Posted by jennifer rose on January 25, 1999
Although “citizenship” and “nationality” are bandied about interchangeably, they are separate and distinct concepts.
The Mexican Law of No Loss of Nationality, which went into effect in 1998, makes the procedure quite simple. Until at least 2003, the application can be made at the Mexican Consulate having jurisdiction over wherever it is that you live.
The Nationality Act revokes the previous rule that took away Mexican nationality from those who became citizens of another country. Furthermore, the new act broadens eligibility for nationality to include children of Mexican-born people. And the law is retroactive: Those who would have met the revised terms in the past may now claim back their Mexican nationality. Those eligible have five years to apply. The law permits Mexican dual nationality but not dual citizenship, a distinction that will prevent dual nationals from voting in Mexican elections or holding high office here. Some Mexican Americans are now pushing for full voting rights in Mexican elections. Among the most significant changes in the new law is the removal of investment restrictions imposed on foreigners in Mexico, which some expect to unleash greater capital flows by Mexican nationals to Mexico.
As of March 20, 1998, Mexican law recognizes dual nationality for Mexicans by birth, those born in Mexico or those born abroad to Mexican parents. U. S. Citizens who are also Mexican nationals should be aware that they will be considered Mexican by local authorities and that dual nationality status may hamper U.S. government efforts to provide consular protection. Dual nationals will not, however, be subject to compulsory military service. Travelers possessing both U.S. and Mexican nationalities must carry with them proof of their citizenship in both countries. Under Mexican law, dual nationals entering or departing Mexico must identify themselves as Mexican or face a stiff fine. Under U.S. law, U.S. citizens must enter the U.S. territory with documents proving U.S. citizenship.
To obtain the Declaration of Mexican Nationality, the interested party must meet the following:
- Be at least 18 years of age and of sound mind.
- Complete the application at the Mexican Consulate.
- Present the following documents in original and two photocopies:
- If the person was born in United States:
– A Certified copy of the Birth Certificate, apostilled by the Secretary of State of the issuing authority.
– Original or certified copies of the Mexican father or mother’s birth certificate.
- If the person was born in Mexico
– Original or certified copy of the birth certificate.
- If the person was born in United States:
- Married women need to present the marriage certificate.
- Document that proves the U.S. citizenship (i.e. passport or Certificate of Naturalization).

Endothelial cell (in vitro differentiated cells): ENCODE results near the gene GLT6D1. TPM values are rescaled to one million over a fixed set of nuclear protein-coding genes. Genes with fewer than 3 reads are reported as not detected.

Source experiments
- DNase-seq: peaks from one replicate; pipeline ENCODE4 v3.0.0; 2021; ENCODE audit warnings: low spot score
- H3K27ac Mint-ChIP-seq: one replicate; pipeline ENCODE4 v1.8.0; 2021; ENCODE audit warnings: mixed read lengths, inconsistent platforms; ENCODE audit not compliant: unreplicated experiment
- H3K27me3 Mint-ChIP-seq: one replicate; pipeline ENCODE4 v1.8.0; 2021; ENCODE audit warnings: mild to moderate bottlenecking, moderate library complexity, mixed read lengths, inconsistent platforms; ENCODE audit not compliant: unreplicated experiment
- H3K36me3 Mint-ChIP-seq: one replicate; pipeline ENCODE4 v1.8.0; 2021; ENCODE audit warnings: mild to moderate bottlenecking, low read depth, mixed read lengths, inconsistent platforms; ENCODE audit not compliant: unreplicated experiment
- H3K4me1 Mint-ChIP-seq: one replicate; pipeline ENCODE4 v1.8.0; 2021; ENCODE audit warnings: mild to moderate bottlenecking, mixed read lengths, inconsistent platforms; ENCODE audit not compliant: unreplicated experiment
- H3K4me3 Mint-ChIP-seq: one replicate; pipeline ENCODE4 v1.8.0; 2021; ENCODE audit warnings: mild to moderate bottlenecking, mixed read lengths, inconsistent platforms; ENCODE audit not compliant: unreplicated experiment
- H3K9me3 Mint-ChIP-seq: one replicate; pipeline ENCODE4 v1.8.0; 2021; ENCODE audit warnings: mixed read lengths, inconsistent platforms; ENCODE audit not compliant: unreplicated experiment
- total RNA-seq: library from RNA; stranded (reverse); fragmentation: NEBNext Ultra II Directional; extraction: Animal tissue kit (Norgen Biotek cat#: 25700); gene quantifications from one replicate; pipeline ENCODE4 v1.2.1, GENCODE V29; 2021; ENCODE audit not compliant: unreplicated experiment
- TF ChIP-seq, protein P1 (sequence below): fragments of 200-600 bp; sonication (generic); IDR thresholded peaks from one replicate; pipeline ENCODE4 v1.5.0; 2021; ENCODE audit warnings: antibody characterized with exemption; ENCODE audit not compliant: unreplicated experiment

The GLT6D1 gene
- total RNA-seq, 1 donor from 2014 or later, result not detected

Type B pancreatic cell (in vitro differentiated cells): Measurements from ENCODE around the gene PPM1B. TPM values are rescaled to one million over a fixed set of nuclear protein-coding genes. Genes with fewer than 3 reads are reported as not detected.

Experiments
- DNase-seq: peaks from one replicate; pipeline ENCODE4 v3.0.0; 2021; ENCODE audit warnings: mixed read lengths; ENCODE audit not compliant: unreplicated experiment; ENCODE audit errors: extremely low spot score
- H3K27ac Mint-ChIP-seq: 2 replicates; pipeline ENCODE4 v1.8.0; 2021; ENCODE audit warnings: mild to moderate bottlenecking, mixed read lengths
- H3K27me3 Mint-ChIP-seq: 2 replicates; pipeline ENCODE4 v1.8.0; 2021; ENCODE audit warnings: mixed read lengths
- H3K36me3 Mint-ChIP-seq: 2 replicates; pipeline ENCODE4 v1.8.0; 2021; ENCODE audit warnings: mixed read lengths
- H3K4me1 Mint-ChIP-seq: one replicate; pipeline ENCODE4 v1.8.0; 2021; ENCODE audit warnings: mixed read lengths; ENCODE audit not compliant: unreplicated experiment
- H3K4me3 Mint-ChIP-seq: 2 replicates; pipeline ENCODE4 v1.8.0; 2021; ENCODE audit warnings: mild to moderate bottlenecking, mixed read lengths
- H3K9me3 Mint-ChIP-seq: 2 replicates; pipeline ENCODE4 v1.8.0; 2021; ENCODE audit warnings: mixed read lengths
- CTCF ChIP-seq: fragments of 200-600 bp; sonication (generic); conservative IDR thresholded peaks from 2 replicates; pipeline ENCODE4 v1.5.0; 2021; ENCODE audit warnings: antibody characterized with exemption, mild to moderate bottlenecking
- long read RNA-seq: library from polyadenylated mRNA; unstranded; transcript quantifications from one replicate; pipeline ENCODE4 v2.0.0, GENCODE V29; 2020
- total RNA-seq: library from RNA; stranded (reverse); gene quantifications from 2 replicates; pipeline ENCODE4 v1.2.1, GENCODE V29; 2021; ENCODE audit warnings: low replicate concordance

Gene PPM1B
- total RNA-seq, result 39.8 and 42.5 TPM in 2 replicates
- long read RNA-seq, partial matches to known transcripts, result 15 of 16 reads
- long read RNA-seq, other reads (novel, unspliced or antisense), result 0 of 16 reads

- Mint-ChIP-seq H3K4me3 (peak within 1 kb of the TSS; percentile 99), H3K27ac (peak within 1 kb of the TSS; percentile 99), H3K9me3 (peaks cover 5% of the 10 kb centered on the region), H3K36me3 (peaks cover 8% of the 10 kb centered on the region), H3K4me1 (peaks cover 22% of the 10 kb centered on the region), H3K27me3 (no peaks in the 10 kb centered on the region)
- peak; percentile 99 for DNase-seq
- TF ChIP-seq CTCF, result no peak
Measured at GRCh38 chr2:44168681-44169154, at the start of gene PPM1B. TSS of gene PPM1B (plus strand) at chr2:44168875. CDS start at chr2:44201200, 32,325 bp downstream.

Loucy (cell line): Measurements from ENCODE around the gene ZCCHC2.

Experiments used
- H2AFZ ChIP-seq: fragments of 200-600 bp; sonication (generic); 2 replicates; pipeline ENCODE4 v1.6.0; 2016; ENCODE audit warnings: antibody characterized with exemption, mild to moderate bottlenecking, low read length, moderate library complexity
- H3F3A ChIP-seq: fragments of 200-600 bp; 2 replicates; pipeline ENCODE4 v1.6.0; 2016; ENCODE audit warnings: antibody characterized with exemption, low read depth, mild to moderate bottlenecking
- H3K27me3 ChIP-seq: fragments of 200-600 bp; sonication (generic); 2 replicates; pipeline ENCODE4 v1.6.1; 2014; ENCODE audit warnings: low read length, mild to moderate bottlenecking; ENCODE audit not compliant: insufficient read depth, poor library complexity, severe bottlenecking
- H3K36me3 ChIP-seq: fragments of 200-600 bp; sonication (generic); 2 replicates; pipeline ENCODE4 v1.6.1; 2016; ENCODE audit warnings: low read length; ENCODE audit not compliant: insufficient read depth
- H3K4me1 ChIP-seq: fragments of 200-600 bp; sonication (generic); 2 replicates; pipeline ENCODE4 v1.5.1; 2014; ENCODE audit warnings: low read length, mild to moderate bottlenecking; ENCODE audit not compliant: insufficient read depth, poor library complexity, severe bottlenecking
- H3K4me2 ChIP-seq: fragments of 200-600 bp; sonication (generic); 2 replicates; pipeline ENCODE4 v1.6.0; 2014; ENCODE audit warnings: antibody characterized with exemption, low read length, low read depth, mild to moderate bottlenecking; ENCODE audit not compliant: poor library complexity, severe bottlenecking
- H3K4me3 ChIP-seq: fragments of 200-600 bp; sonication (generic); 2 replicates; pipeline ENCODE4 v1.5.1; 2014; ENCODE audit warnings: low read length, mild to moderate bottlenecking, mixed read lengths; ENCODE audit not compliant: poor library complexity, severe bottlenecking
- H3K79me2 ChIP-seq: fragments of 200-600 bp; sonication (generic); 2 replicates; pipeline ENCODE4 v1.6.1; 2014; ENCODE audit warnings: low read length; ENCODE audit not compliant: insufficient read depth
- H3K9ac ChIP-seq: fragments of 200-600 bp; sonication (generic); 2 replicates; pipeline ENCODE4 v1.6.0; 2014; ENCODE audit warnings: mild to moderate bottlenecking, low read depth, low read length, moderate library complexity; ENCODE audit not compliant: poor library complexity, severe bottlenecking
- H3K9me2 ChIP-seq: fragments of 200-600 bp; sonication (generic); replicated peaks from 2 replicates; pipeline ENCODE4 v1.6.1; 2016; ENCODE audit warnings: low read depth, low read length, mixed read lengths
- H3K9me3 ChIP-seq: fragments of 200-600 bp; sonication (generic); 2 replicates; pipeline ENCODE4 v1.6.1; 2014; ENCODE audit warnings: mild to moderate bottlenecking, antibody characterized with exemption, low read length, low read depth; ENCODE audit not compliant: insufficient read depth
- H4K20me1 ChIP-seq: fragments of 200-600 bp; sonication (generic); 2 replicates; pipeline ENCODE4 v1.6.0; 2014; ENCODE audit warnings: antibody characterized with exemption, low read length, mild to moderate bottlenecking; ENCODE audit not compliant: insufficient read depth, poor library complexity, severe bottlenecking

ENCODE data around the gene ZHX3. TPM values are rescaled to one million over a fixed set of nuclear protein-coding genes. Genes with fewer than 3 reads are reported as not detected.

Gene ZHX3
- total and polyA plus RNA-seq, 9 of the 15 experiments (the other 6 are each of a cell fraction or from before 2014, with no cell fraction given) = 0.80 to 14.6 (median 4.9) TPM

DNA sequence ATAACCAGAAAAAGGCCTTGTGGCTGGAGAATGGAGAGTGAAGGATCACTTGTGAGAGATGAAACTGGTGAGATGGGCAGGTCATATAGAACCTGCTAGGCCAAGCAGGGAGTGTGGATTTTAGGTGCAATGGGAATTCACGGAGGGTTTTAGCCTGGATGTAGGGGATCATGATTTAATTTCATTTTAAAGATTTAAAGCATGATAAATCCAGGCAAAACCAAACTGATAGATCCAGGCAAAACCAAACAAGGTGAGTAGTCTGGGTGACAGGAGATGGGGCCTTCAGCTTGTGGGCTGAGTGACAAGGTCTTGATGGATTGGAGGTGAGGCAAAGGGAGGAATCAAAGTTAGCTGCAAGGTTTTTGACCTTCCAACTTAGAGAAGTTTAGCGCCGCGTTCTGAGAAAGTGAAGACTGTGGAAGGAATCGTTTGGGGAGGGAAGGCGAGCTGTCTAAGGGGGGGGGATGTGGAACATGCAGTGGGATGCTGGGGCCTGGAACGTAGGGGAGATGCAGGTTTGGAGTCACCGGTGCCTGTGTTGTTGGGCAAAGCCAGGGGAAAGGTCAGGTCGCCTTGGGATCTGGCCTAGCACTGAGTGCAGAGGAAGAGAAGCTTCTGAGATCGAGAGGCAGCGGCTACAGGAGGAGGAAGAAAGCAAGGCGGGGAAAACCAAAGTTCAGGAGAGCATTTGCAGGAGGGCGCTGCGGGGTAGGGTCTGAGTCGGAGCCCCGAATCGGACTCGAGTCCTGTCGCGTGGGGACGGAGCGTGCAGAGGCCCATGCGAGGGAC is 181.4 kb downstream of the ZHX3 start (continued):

- Official picture ID (i.e. Driver’s license, passport, California ID, etc.)
- Two-passport size photos.
- $12 USD in cash, cashier’s check or money order.
Posted by Wild Bill on January 26, 1999
You seem to be “up” on the subject and I have a question. My daughter (20 y.o.) was born in Mexico to two American parents thus is an American citizen by birth and I acquired an “AA Certificate” (Acquired at Birth) here in the states. So I guess the question is whether she is automatically a Dual National or should I follow up with the recommendations you posted (?). Also, am I in a position to obtain Dual Nationality myself? Any information would be greatly appreciated!
Wild Bill Wiederhold
Posted by jennifer rose on January 27, 1999
Your adult Mexican-born daughter will still need to follow up with the procedure by contacting the Mexican Consulate having jurisdiction over her place of residence to obtain Mexican nationality.
I’m not exactly sure (and I’m not sure whether it’s because I’m not exactly sure or whether it’s just because I’ve not had enough coffee at this early hour) how you’ll stand AFTER she obtains Mexican nationality. Again, ask at the Mexican Consulate.
3 thoughts on “Mexican Dual Citizenship”
I was born in the US, but both may parents in Mexico and I would like to enlist when I turn 18, can I do so? If so do I get the same privilege’s and opportunities? thank you
I’ve been trying to get a second form of ID and I only have my Mexican birth certificate. I don’t know what else I can provide. I don’t know how to obtain a second form of ID so the consulate won’t even give me and appointment to or tell me what I can use. Please guide me. I want to know what a declaration of Mexican nationality is and how can I obtain one. Thank you
The Mexican consulate should be able to provide you with the necessary details to obtain a declaration of Mexican nationality. The general requirements are given at https://www.wikiprocedure.com/index.php/Mexico_-_Obtain_Certificate_of_Mexican_Nationality Good luck with your paperwork!